Trump Wants to Pick Off Nevada. But Biden Is Holding a Lead, Our Poll Shows.

Stock Alert: Xilinx Hits New 52-week High On Acquisition By AMD

Shares of Xilinx Inc. (XLNX) are rising more than 10 percent or $11.65 in Tuesday’s morning trade at $126.20, after touching a new 52-week high of $130.40.

Tuesday, Advanced Micro Devices Inc. (AMD) said it has entered into a definitive agreement to buy rival chip maker Xilinx in an all-stock transaction valued at $35 billion.

As per the deal, Xilinx stockholders will receive a fixed exchange ratio of 1.7234 shares of AMD common stock for each share of Xilinx common stock they hold at the closing of the transaction. This represents about $143 per share of Xilinx common stock. The transaction is expected to close by the end of calendar year 2021.

Xilinx has traded in a range of $67.68 to $130.40 in the past 52 weeks.

Unilever board says to press on with unification plan

LONDON, Oct 27 (Reuters) – Unilever said on Tuesday that its board had met and decided to proceed with its plans to unify its Anglo-Dutch corporate structure into a single entity based in London.

The board plans to request that the UK High Court approve the cross-border merger at a hearing scheduled for Nov 2, with a view to complete the process on Nov. 29.

He Was Arrested for Weed at 13, and He’s Selling It Legally at 27


In the hinterlands of central Massachusetts, Seun Adedeji works the crowd with an evangelist’s flair. “We’re here to get you guys medicated and elevated,” he says. At his store’s grand opening this month, he and his customers—some in khakis and leaning on canes, others in psychedelic T-shirts and ripped jeans—greet each other with pandemic-friendly elbow bumps.

Adedeji is a cannabis entrepreneur. In his skinny suit, T-shirt, and wing tips with no socks, he looks the part. His shop, not so much. It’s a low-slung brick building that used to be a gas station in the former mill town of Athol, population 12,000. It still could be mistaken for one, except for the bright green marijuana leaf balloons hanging from the ceiling, the pre-rolled joints under the counter, and the rainbow of artisanal glass pipes on top.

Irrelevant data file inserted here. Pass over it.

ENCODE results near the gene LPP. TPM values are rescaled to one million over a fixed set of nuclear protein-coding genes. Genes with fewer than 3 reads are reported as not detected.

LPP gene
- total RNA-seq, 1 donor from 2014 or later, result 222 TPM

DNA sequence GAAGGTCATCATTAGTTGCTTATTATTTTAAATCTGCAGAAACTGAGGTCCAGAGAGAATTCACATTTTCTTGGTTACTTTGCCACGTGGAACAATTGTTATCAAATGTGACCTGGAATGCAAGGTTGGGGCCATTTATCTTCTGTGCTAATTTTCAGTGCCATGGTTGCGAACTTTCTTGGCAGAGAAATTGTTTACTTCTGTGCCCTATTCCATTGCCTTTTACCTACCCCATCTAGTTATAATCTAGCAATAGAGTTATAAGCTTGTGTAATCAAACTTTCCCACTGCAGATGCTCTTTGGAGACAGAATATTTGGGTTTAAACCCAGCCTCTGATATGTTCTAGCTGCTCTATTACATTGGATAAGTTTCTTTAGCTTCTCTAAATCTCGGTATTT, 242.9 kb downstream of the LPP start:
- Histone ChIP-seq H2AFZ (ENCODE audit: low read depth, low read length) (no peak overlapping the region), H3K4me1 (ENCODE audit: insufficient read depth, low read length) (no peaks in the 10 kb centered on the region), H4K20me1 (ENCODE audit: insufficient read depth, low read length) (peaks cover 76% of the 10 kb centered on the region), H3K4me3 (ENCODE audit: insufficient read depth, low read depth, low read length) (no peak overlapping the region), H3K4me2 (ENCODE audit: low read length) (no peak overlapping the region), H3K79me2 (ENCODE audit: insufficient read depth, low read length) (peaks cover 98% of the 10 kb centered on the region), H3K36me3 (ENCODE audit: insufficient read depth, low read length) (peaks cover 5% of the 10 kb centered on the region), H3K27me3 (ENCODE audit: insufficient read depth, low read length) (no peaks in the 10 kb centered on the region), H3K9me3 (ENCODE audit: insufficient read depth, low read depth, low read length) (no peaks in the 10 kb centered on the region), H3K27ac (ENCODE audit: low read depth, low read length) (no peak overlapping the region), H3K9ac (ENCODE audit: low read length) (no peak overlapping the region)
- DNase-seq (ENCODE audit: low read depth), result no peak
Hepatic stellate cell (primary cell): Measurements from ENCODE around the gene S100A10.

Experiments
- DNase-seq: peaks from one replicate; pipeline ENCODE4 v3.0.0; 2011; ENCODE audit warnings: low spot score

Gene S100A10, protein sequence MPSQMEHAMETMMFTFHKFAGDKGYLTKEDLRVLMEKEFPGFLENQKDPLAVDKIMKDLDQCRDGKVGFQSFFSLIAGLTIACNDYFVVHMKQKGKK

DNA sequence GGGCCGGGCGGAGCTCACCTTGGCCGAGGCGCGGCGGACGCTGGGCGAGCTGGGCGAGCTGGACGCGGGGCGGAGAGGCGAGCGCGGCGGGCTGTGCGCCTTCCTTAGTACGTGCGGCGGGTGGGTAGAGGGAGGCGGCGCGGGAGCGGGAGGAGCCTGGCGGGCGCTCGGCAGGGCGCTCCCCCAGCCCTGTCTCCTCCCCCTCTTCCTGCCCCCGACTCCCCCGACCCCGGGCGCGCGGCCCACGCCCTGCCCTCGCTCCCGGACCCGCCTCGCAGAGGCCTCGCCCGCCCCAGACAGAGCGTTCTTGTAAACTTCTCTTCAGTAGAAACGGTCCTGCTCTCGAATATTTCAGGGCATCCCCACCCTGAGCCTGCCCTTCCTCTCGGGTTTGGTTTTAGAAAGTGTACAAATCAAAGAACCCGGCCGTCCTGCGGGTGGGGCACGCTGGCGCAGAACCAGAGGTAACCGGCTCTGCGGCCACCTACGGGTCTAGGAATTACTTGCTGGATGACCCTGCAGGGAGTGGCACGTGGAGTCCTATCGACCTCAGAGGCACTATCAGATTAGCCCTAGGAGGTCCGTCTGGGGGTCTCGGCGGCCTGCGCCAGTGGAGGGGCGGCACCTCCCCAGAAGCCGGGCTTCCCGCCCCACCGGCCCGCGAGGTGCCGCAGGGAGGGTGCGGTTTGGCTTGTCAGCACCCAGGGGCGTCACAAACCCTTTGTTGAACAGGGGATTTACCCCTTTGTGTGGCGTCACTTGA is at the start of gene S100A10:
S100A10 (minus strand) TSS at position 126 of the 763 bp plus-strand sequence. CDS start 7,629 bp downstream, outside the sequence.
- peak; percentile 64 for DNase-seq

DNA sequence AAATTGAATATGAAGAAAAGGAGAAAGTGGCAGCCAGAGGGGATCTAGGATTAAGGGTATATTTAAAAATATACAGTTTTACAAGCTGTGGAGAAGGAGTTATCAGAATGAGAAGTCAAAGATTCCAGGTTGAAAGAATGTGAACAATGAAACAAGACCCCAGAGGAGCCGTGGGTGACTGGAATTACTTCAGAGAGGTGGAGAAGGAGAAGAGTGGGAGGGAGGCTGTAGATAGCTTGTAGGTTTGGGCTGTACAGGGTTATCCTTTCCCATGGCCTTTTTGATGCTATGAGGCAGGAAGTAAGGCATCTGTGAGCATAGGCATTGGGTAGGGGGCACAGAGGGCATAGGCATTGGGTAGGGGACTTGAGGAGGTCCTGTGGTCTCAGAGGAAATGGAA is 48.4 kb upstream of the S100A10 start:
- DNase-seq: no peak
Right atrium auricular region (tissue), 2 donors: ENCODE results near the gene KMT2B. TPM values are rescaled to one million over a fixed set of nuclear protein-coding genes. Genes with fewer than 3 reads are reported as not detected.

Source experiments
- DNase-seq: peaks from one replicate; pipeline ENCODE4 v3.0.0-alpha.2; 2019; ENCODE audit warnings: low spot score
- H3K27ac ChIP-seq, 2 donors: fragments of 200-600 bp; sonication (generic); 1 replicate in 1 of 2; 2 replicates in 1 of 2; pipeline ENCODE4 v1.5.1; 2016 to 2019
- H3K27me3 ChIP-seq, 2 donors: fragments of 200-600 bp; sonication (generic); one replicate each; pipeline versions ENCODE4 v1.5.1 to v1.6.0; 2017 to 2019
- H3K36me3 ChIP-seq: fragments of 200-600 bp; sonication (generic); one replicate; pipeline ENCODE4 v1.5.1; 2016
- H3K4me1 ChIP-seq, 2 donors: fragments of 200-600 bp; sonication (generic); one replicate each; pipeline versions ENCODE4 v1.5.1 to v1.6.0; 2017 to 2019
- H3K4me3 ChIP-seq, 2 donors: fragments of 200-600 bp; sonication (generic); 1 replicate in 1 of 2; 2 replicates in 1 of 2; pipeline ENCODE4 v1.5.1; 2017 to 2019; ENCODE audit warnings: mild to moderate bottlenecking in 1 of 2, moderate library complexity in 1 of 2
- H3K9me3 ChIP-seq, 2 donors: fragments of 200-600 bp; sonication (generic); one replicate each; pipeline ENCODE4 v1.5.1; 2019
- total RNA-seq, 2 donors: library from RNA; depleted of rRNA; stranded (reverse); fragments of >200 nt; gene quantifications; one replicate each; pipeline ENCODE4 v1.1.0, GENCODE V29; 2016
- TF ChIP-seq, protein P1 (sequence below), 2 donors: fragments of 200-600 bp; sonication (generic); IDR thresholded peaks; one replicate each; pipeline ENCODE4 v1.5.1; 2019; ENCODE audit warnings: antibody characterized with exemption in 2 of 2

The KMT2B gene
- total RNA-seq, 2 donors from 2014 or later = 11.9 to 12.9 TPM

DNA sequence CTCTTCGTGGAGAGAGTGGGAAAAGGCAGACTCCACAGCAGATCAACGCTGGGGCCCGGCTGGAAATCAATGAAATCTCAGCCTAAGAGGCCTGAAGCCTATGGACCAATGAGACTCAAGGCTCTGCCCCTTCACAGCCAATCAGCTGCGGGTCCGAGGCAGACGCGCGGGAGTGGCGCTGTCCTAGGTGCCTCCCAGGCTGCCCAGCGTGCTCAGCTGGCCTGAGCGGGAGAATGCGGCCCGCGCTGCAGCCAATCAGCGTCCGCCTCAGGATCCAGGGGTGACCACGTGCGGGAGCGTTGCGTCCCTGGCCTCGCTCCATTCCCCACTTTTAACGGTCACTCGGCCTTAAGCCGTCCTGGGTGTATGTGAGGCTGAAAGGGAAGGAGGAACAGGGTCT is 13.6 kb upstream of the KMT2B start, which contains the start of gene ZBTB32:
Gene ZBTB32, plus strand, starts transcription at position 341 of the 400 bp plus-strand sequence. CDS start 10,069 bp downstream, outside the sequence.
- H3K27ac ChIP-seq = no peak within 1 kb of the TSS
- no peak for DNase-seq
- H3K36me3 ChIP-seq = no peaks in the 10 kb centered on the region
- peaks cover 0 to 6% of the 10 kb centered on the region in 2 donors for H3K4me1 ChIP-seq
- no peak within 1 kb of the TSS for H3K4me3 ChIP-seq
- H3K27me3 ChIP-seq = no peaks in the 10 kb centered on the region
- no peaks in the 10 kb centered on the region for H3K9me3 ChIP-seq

Herald morning quiz: October 28

Test your brains with the Herald's morning quiz. Be sure to check back on at 3pm for the afternoon quiz.

Harley-Davidson shares soar more than 25 percent after strong quarter

Harley-Davidson beat profit expectations on Tuesday as shipments improved from pandemic lows and it reined in costs as part of Chief Executive Officer Jochen Zeitz’s restructuring plan, sending its shares soaring 26 percent in morning trading.

Declines in shipments improved to 6 percent, or 43,000 motorcycles, from a year earlier and compared with a 59 percent slump in the prior quarter, indicating a rise in demand for the maker of large cruisers.

Retail sales in its biggest market, the United States, where Harley has not recorded a sales rise for the past six years, fell 10 percent from a year earlier, but was much less than the 27 percent slide in the second quarter.

Harley’s sharp recovery from the COVID-19 lows also comes amid Zeitz’s efforts to shut unprofitable markets like India and focus on growth markets such as the US, Europe and parts of Asia-Pacific to lower costs.

Total expenses fell 26 percent to $196.9 million in the quarter.

In a shift in strategy, Harley announced plans with India’s Hero MotoCorp to develop and sell a range of premium motorcycles under the Harley-Davidson brand name, a month after it discontinued its sales and production in the world’s largest two-wheeler market.

Net income rose to $120 million, or 78 cents per share, in the third quarter ended Sept. 30, from $87 million, or 55 cents per share, a year earlier. On an adjusted basis, it earned $1.05 cents per share, according to Refinitiv data.

Motorcycles and related product revenue fell to $964 million from $1.07 billion a year earlier.

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ECB Glitch Reduced Bank Deposits By More Than 400 Billion Euros

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A glitch in the European Central Bank’s system for settling large-value payments by commercial and central banks has resulted in a drop in deposits worth more than 400 billion euros ($473 billions).

The interruption — which occurred on Friday and lasted more than 11 hours — meant large institutions were unable to move their cash in the usual way. The failure was illustrated in data published Tuesday by the ECB that shows a 416 billion-euro slump in the use of the deposit facility at the central bank.

While the balances held at the deposit facility have returned to normal, the incident highlights the critical role of the payments infrastructure for the euro area, and the risks that could be posed from a longer outage.

The ECB said the drop in the balance “was due to the technical issues with TARGET2 on Friday, which led to difficulties for banks and central banks to settle and determine the account balance.”

Target2 is used to process more than2 billion euros of transactions per minute. A long-enough halt to that flow of liquidity would start to have real-world effects very quickly.

Trump Wants to Pick Off Nevada. But Biden Is Holding a Lead, Our Poll Shows.

Joe Biden has a six-point advantage in the latest New York Times/Siena College poll of Nevada, where unemployment has soared amid the coronavirus pandemic.

By Sydney Ember and Isabella Grullón Paz